In a mixed model production line, different products may have different work content at different stations. Hence, some stations may need a longer or shorter time depending on the product. This requires careful planning of the assembly line. If this is not taken into account, it may cause significant idle time with all stations along the line. This is the first of a (very) long series of posts looking at Mixed Model Sequencing (i.e., the behavior of unbalanced workloads, and different ways to address these issues).
Sometimes you would like to put more material in a single FIFO lane than the space you have available. In this case you would have to use a combination of two or more parallel FIFO lanes. In my last post I described how to maintain a strict FIFO sequence in parallel lanes. This post looks at an easier but less accurate method.
This is my last post of a series of three posts on point-of-use providers (also known as mizusumashi, water strider, or water spider). In this post I will go into much more detail on the routing of the point-of-use provider. A less-busy point-of-use provider can handle multiple lines. Similarly, very busy lines may have multiple point-of-use providers. Here I will show you some more details on these possibilities.
In this second post of my series on point-of-use providers (also known as Mizusumashi, water strider, or water spider), I will discuss the calculation of the workload for the point-of-use provider … although calculation is a way-too-big word for what is, in practice, guesswork with limited data of low quality. However, I hope it helps you with planning your point-of-use providers.
The point-of-use provider, also known as Mizusumashi, water strider, or water spider, is a worker that supplies material to the point of use. Similar to a waiter bringing food and drinks (and beer 🙂 ) to the customer, the point-of-use provider brings material to the workers. The latter, however, merely refills materials rather than custom orders. This point-of-use provider fulfills an important role between the inventory and the final point of use. Let me give you the details:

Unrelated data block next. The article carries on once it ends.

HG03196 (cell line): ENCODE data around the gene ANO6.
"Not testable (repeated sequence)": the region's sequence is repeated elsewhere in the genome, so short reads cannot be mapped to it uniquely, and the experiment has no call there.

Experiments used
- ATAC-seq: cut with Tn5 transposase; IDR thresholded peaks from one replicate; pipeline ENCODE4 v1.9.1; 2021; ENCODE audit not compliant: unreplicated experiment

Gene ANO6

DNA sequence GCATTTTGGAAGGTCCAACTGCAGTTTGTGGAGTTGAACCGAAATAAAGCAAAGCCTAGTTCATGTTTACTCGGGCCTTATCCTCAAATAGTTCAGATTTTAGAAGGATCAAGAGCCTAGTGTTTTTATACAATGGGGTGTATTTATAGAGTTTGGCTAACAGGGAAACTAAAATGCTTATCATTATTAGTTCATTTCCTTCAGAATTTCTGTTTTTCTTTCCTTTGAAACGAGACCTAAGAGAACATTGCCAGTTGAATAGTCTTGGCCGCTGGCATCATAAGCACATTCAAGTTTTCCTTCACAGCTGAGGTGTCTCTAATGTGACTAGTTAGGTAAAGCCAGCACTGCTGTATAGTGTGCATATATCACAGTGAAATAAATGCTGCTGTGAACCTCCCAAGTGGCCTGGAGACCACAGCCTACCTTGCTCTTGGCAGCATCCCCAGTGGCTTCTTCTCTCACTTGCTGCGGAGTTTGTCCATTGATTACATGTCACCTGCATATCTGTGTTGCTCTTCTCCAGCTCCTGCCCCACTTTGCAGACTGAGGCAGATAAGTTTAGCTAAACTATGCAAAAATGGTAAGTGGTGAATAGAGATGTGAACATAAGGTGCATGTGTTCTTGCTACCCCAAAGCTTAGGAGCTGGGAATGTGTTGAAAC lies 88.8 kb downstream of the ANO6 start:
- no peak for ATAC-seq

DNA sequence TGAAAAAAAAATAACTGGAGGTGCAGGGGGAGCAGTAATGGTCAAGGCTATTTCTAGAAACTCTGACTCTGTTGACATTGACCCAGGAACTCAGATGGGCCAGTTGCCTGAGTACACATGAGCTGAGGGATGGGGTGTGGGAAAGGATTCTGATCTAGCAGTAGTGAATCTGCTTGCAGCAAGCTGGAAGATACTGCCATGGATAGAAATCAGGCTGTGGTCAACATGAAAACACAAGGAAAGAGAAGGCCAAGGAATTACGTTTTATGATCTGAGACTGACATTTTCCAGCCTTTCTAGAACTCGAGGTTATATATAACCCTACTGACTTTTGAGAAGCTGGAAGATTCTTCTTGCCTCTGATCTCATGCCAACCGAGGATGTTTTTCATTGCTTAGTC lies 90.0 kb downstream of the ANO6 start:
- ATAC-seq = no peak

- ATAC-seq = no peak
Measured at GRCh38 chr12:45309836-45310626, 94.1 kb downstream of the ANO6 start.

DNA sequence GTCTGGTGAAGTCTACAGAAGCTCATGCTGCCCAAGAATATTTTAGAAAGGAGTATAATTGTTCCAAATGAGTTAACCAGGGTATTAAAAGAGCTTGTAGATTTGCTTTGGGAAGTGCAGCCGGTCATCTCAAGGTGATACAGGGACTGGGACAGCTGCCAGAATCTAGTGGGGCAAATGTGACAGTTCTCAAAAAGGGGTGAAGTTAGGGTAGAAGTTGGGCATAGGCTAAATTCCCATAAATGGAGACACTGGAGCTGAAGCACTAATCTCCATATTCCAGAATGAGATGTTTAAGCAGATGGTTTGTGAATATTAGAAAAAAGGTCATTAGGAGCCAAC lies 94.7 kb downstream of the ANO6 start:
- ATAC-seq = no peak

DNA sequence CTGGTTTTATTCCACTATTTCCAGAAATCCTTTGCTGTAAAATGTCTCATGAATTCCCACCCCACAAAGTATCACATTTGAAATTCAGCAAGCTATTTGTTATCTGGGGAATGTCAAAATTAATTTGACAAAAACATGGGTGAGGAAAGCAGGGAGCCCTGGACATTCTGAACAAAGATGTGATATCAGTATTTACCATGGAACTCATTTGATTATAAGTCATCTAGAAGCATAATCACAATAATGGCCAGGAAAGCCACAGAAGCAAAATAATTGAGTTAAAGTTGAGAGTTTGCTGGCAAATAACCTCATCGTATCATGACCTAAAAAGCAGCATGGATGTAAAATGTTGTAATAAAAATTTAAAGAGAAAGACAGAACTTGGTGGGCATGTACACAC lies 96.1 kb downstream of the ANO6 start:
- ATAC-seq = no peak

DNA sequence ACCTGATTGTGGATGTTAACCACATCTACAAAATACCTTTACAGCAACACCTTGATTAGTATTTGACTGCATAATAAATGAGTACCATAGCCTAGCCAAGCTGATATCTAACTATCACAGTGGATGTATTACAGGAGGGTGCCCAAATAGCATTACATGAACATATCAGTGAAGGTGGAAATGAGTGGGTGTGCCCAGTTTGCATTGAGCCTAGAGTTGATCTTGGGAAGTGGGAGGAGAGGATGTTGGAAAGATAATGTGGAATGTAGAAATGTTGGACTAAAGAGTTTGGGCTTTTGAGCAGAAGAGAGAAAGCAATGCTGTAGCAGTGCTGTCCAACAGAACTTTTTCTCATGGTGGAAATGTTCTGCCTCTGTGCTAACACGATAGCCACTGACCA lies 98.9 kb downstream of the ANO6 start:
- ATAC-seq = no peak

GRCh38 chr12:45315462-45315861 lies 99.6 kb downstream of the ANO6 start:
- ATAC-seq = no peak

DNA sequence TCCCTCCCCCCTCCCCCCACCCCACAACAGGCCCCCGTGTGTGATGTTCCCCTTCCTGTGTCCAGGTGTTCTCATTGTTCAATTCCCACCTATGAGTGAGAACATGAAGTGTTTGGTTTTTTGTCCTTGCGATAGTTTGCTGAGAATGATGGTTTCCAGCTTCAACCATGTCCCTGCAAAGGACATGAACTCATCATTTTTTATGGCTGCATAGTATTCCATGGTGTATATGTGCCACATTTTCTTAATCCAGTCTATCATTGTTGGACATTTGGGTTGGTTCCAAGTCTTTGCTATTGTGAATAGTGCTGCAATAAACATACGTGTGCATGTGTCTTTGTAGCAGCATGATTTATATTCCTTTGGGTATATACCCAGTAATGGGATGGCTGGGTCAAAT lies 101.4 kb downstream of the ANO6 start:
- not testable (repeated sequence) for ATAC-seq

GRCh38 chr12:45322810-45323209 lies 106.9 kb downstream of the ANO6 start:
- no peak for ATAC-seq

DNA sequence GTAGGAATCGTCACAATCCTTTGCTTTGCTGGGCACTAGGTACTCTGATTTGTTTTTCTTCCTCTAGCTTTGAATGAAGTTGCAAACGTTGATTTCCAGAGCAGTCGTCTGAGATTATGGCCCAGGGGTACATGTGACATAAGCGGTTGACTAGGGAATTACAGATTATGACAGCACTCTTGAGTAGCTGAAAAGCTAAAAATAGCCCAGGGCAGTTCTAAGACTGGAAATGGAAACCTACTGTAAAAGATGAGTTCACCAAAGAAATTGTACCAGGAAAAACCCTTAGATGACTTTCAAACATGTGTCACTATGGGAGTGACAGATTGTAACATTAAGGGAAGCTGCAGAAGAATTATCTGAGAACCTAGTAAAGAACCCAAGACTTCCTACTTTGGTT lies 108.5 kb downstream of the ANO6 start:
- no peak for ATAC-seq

Standards are one of the backbones of lean manufacturing. For a standard to be good and used consistently, it should be self-explanatory. Additionally, you should understand it well enough to easily recognize deviations from the standard. I would like to give you an example of how my thought process works when exploring a standard.
In my previous posts I talked a lot about internal milk runs. However, you can also have milk runs externally across multiple suppliers and plants. There are a few things to consider that are different from the internal milk runs. Let me elaborate …
After discussing a lot about the milk run, its use, and its calculations, here is a post on a number of remaining frequently asked questions. Many of them are pitfalls, where it is easy to make a quick wrong guess (e.g., two milk runs on the same route will not halve your inventory at the assembly locations). Let’s get into more details.